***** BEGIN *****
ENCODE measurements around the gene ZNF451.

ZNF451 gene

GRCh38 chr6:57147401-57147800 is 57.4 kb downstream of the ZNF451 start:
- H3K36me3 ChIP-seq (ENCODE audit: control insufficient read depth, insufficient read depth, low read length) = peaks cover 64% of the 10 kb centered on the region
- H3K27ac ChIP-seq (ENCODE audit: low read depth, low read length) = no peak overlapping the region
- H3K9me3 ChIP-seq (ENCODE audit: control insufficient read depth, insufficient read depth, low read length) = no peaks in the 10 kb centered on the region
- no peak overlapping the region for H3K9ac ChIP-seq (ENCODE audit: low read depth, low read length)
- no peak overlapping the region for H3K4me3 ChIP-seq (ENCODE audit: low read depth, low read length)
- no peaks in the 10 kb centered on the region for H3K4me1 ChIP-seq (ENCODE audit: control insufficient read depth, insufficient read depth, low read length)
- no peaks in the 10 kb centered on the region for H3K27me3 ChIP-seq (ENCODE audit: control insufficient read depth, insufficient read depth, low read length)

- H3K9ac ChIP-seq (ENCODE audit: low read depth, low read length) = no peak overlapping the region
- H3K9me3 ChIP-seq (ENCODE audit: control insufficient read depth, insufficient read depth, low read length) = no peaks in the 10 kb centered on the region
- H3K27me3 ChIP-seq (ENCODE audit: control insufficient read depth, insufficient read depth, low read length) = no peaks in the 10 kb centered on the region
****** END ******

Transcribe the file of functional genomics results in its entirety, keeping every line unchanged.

ENCODE measurements around the gene ZNF451.

ZNF451 gene

GRCh38 chr6:57147401-57147800 is 57.4 kb downstream of the ZNF451 start:
- H3K36me3 ChIP-seq (ENCODE audit: control insufficient read depth, insufficient read depth, low read length) = peaks cover 64% of the 10 kb centered on the region
- H3K27ac ChIP-seq (ENCODE audit: low read depth, low read length) = no peak overlapping the region
- H3K9me3 ChIP-seq (ENCODE audit: control insufficient read depth, insufficient read depth, low read length) = no peaks in the 10 kb centered on the region
- no peak overlapping the region for H3K9ac ChIP-seq (ENCODE audit: low read depth, low read length)
- no peak overlapping the region for H3K4me3 ChIP-seq (ENCODE audit: low read depth, low read length)
- no peaks in the 10 kb centered on the region for H3K4me1 ChIP-seq (ENCODE audit: control insufficient read depth, insufficient read depth, low read length)
- no peaks in the 10 kb centered on the region for H3K27me3 ChIP-seq (ENCODE audit: control insufficient read depth, insufficient read depth, low read length)

- H3K9ac ChIP-seq (ENCODE audit: low read depth, low read length) = no peak overlapping the region
- H3K9me3 ChIP-seq (ENCODE audit: control insufficient read depth, insufficient read depth, low read length) = no peaks in the 10 kb centered on the region
- H3K27me3 ChIP-seq (ENCODE audit: control insufficient read depth, insufficient read depth, low read length) = no peaks in the 10 kb centered on the region